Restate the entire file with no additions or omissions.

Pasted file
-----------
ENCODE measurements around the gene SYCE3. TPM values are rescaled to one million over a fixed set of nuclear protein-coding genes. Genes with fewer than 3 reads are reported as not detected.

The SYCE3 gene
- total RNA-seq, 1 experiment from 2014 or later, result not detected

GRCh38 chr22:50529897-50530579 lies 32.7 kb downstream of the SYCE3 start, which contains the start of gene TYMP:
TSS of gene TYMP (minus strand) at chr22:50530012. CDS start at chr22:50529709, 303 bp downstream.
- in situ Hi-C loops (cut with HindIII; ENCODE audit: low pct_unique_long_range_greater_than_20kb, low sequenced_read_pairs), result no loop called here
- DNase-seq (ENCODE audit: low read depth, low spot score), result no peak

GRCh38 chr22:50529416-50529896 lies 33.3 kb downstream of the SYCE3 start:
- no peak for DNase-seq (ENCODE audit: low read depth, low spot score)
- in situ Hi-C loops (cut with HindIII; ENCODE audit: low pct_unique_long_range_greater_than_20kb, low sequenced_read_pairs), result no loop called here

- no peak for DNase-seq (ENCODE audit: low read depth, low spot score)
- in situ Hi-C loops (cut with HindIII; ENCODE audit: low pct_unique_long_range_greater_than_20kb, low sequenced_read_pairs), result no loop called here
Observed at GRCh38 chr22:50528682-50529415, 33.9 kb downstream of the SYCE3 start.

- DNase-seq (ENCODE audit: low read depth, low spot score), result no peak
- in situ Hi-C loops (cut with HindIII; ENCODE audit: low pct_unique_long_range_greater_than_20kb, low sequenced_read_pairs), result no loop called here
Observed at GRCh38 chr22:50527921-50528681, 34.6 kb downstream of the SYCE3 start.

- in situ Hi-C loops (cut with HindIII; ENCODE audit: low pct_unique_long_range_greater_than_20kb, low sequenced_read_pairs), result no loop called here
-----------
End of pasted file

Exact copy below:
ENCODE measurements around the gene SYCE3. TPM values are rescaled to one million over a fixed set of nuclear protein-coding genes. Genes with fewer than 3 reads are reported as not detected.

The SYCE3 gene
- total RNA-seq, 1 experiment from 2014 or later, result not detected

GRCh38 chr22:50529897-50530579 lies 32.7 kb downstream of the SYCE3 start, which contains the start of gene TYMP:
TSS of gene TYMP (minus strand) at chr22:50530012. CDS start at chr22:50529709, 303 bp downstream.
- in situ Hi-C loops (cut with HindIII; ENCODE audit: low pct_unique_long_range_greater_than_20kb, low sequenced_read_pairs), result no loop called here
- DNase-seq (ENCODE audit: low read depth, low spot score), result no peak

GRCh38 chr22:50529416-50529896 lies 33.3 kb downstream of the SYCE3 start:
- no peak for DNase-seq (ENCODE audit: low read depth, low spot score)
- in situ Hi-C loops (cut with HindIII; ENCODE audit: low pct_unique_long_range_greater_than_20kb, low sequenced_read_pairs), result no loop called here

- no peak for DNase-seq (ENCODE audit: low read depth, low spot score)
- in situ Hi-C loops (cut with HindIII; ENCODE audit: low pct_unique_long_range_greater_than_20kb, low sequenced_read_pairs), result no loop called here
Observed at GRCh38 chr22:50528682-50529415, 33.9 kb downstream of the SYCE3 start.

- DNase-seq (ENCODE audit: low read depth, low spot score), result no peak
- in situ Hi-C loops (cut with HindIII; ENCODE audit: low pct_unique_long_range_greater_than_20kb, low sequenced_read_pairs), result no loop called here
Observed at GRCh38 chr22:50527921-50528681, 34.6 kb downstream of the SYCE3 start.

- in situ Hi-C loops (cut with HindIII; ENCODE audit: low pct_unique_long_range_greater_than_20kb, low sequenced_read_pairs), result no loop called here